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Career (Dispute) Resolutions

In an age where corporate culture and values have shifted following the worldwide impact of the Covid-19 pandemic, Alternative Dispute Resolution (ADR) has had to adapt to transformative new ways of working by using modern tools, platforms and processes to implement effective dispute resolution; crucially whilst still keeping professional development and career progression at the forefront.

As many look forward to returning to the office more regularly, there's been a shift in energy and increased collaboration amongst employees which is echoed in their training, development and career aspirations.

We asked two Ombudsmen at the Dispute Resolution Ombudsman (DRO), Juliette Fletcher and Anastasia May to find out how instrumental the suite of in-house training, mentoring and day-to-day experience has been in helping to shape their career paths and build their workplace journeys.

How have you found the training at DRO?

Juliette: The initial stages of our training programme included a welcome and general introduction to the company. Following this, we were guided through the different aspects of the ADR process and a range of examples were provided at every stage. Prior to acquiring our own caseload, we were given the opportunity to shadow other Ombudsmen and were provided with case studies to work through, ensuring we were well equipped for casework. The City & Guilds accredited Consumer Law and GDPR course, which is led by our Deputy Chief Ombudsman, Judith Turner also gave us a comprehensive understanding of consumer behaviour and the principles of Consumer Law.

In addition to this, we’ve acquired our CIArb Membership with the Chartered Institute of Arbitrators, which is the world’s leading qualification and professional body for dispute avoidance and dispute management.

Anastasia: We learnt in greater depth about consumer rights law, an area you do not cover in as much detail during your legal studies. We particularly focused on the application of the law to ensure we were equipped to act as the ‘decision maker’. As a law you student you’re often only representing one-side of the argument and we had to change the way we approach our cases, assessing them from this position. This is the unique aspect of the role, as it’s very rare at this stage of our qualification to sit as the decision maker, an experience you would not usually gain you until much later in your career as an arbitrator or judge. We also learnt about ADR more broadly and the impact our role has on consumers, businesses, and the wider dispute resolution landscape.

Tell us a bit more of your career journeys thus far?

Juliette: After studying for my GCSE’s and A-Levels, I enrolled onto the LLB (Hons) Law with Criminology course at Nottingham Trent University. Whilst studying for my Undergraduate Degree, I volunteered at The Citizens Advice Bureau which enabled me to build my confidence in interviewing clients both via the telephone and face-to-face. Once I had completed my degree, I spent some time travelling around the world, exploring countries such as Bali, New Zealand and Australia. In September 2019 I enrolled and completed the LLM Legal Practice Course. I’ve now been working at the Ombudsman for over a year, working with both furniture and home improvement cases.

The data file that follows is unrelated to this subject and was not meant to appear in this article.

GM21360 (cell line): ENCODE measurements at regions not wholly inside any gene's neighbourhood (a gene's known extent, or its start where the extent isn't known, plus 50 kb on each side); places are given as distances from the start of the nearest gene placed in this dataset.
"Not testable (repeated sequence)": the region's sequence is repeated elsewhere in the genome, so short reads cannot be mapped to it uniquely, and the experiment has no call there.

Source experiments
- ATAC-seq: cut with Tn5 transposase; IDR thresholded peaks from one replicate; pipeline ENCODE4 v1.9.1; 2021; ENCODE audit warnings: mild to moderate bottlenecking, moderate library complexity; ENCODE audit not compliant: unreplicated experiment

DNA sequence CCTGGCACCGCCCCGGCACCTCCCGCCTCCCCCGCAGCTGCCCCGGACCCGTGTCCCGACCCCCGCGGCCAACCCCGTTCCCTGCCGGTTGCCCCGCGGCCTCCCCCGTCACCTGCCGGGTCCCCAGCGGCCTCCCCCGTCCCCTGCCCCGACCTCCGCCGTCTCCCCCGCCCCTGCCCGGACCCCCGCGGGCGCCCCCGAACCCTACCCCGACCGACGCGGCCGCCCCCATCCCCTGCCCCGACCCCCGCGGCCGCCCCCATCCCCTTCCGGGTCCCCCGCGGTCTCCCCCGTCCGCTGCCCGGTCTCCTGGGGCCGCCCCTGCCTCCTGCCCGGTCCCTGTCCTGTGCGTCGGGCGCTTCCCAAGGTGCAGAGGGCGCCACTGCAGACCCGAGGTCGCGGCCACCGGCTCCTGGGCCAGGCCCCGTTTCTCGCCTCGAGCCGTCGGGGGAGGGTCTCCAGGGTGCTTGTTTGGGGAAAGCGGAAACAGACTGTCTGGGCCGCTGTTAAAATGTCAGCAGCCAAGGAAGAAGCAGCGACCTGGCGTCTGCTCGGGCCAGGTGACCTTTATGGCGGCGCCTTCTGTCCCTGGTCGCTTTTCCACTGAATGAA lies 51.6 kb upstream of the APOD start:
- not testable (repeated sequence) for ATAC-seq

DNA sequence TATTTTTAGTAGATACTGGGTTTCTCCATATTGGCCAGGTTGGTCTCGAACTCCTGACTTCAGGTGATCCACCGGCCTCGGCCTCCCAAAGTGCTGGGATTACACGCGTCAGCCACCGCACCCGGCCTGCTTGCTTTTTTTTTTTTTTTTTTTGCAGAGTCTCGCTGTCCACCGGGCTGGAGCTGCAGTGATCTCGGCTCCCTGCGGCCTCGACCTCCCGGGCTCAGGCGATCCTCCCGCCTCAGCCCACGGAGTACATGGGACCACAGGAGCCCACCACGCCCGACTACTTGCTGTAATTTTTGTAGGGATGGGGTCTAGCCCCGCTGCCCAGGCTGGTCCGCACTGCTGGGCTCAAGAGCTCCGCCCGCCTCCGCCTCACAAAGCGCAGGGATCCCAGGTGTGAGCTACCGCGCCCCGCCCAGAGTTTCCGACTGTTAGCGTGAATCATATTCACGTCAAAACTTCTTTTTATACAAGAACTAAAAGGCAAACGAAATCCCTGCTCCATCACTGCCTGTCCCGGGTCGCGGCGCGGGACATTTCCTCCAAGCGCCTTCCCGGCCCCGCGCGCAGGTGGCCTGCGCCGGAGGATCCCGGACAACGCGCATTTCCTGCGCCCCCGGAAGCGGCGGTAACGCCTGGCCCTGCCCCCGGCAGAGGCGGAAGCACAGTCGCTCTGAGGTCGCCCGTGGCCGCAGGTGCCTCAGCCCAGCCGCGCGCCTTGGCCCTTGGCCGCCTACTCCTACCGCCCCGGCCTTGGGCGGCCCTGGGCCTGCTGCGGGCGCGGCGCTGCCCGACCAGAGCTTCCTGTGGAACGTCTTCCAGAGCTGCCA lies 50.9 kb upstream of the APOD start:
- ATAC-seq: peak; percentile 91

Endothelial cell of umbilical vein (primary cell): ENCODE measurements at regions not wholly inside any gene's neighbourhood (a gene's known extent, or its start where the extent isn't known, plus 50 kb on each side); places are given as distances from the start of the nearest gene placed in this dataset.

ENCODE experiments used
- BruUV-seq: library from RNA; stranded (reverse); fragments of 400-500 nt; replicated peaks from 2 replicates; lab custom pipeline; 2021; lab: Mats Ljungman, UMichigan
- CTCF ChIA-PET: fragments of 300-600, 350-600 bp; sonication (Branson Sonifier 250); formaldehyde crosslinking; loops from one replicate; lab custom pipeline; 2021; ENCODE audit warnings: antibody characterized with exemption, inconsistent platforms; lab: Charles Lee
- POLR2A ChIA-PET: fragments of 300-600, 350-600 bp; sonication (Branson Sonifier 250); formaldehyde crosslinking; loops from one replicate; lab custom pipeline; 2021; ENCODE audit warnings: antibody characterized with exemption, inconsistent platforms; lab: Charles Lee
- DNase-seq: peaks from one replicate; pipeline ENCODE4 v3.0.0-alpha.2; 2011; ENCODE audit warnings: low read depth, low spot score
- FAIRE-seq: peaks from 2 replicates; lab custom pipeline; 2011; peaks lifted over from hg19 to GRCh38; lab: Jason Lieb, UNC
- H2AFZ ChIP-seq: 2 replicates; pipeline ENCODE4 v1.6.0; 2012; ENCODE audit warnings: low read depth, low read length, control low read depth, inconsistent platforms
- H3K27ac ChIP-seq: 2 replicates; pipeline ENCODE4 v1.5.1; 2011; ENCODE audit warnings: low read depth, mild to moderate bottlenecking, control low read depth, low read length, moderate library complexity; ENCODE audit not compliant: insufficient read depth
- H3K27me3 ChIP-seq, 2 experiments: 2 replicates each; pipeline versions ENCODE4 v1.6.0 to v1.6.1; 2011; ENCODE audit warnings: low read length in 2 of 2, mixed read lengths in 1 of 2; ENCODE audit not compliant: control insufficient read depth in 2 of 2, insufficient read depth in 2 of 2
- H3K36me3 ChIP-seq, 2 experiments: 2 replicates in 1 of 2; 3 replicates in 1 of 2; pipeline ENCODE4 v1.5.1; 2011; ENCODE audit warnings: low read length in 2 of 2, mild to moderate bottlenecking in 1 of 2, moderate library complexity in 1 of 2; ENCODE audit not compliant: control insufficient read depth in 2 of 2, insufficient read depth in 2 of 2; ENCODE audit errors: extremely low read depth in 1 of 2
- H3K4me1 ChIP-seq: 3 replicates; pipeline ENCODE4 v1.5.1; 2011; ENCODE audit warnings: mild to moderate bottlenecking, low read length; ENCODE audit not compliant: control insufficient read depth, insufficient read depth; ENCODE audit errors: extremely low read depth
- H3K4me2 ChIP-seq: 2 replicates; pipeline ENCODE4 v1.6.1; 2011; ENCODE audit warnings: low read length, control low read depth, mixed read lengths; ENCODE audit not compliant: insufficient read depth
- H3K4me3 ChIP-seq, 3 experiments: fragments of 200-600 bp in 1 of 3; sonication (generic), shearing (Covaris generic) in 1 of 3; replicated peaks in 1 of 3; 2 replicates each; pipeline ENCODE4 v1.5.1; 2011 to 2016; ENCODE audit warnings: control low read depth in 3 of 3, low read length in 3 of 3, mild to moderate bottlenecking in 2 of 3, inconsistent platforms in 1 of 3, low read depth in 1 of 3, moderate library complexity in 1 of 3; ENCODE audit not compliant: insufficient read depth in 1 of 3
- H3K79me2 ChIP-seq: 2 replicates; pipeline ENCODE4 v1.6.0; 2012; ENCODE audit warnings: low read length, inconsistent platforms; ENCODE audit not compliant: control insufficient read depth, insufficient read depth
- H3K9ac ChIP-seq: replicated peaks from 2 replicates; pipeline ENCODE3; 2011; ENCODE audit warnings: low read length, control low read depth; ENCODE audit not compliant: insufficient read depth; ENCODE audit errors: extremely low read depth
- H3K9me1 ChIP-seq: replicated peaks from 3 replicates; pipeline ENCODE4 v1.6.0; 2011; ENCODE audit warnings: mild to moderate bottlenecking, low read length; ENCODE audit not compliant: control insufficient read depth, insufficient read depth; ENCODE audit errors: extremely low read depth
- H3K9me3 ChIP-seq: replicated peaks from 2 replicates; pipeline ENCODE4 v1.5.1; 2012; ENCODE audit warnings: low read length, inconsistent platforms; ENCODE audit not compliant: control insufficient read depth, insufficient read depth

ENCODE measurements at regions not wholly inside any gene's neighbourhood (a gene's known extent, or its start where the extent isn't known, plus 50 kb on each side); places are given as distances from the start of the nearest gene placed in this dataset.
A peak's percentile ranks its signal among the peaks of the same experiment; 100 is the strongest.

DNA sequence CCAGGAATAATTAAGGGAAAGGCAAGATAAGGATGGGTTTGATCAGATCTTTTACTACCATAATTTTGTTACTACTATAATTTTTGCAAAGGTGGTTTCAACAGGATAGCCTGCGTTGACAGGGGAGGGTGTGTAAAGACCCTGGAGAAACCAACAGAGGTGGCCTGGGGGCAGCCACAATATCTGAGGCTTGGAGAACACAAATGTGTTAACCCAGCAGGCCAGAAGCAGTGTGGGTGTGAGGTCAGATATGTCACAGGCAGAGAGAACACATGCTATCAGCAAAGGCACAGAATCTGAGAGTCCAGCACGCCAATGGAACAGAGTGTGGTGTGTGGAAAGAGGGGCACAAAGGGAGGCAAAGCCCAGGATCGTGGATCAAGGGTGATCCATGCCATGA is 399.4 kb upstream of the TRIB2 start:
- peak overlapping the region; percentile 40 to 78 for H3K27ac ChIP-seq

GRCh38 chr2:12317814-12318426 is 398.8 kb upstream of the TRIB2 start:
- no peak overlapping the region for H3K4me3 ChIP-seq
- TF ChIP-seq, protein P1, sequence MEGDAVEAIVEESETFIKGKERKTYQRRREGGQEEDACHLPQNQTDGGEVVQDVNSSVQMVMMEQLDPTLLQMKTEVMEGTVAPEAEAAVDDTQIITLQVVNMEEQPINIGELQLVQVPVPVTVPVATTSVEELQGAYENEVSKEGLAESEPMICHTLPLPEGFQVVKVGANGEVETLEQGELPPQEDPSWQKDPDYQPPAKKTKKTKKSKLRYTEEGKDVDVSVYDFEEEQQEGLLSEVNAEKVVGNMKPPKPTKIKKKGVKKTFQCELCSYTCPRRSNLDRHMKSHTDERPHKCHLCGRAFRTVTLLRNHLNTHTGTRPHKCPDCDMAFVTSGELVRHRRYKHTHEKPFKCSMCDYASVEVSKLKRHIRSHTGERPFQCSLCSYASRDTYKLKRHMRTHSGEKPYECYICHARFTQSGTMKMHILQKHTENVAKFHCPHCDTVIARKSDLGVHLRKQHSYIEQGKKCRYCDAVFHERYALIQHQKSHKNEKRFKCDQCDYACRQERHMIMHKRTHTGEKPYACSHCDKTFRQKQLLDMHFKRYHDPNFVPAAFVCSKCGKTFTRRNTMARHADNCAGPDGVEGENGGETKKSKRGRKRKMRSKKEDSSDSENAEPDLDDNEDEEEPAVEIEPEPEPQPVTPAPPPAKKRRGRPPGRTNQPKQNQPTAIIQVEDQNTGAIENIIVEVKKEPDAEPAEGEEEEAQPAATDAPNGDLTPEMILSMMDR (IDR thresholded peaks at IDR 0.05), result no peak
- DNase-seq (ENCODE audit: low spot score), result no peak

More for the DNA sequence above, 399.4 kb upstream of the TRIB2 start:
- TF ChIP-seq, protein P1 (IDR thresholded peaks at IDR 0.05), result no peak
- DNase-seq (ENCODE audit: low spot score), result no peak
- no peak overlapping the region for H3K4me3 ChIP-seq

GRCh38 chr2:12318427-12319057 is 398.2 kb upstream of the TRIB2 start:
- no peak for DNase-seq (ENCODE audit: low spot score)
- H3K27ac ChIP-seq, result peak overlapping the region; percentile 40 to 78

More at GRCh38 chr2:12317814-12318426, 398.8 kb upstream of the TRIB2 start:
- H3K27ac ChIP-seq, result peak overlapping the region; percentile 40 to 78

Anastasia: I obtained a 1st class degree from the University of York, then completed my Masters with a distinction and I joined DRO as a full time Ombudsman. After 6 months, I began the BPC to qualify as a Barrister whilst working part-time at DRO. Once I’ve completed the course I will be called to the Bar of England and Wales. The next stage is to obtain pupillage, which will be the final part of my training. This is the on-the-job training element of my qualification. The application process takes roughly 18 months in advance, which entails several rounds of interviews. From a progression standpoint, a lot of people are interested to hear you’re an Ombudsman; it’s a great conversational piece!

What’s next for you both?

Juliette: During my time at the Ombudsman my confidence has grown significantly. Additionally, I have built resilience when dealing with more complex casework and challenging conversations. I also coordinated a corporate charity fundraiser in Summer 2021, despite the challenges that the pandemic threw at us!

The skills I’ve developed at the Ombudsman will be taken with me as I step into my new role as a Trainee Solicitor in September. I’ve worked with a wonderful team over the past year, which makes goodbye very hard, however I'm excited to see what the future holds.

Anastasia: Next is to obtain pupillage. My role here has been a fantastic steppingstone in my career, providing unparalleled experience at such an early stage. There are several similarities between our process and court proceedings, especially in how we use experts in adjudications. Whilst studying practical BPC course, I’ve had the opportunity to apply what I’ve learnt on the course at work, which has really helped me with my studies and developing skills for my future career. Alongside the specific legal knowledge I’ve gained, I’ve been able to develop my soft skills, dealing with a huge variety of consumers and business on a daily basis. I’ve also been grateful for the opportunities I’ve been given to stretch myself and undertake tasks beyond my role, allowing me to learn skills I’ll be utilising in my future career, such as reviewing Terms and Conditions. The role of an Ombudsman carries a lot of independence, managing your own caseload, and responsibility, making legally binding decisions; aspects which will reflect my future career at the Bar. Looking back, I’ll certainly be using the training I’ve inadvertently picked up too, relying on real-life scenarios and experiences in my day-to day role.

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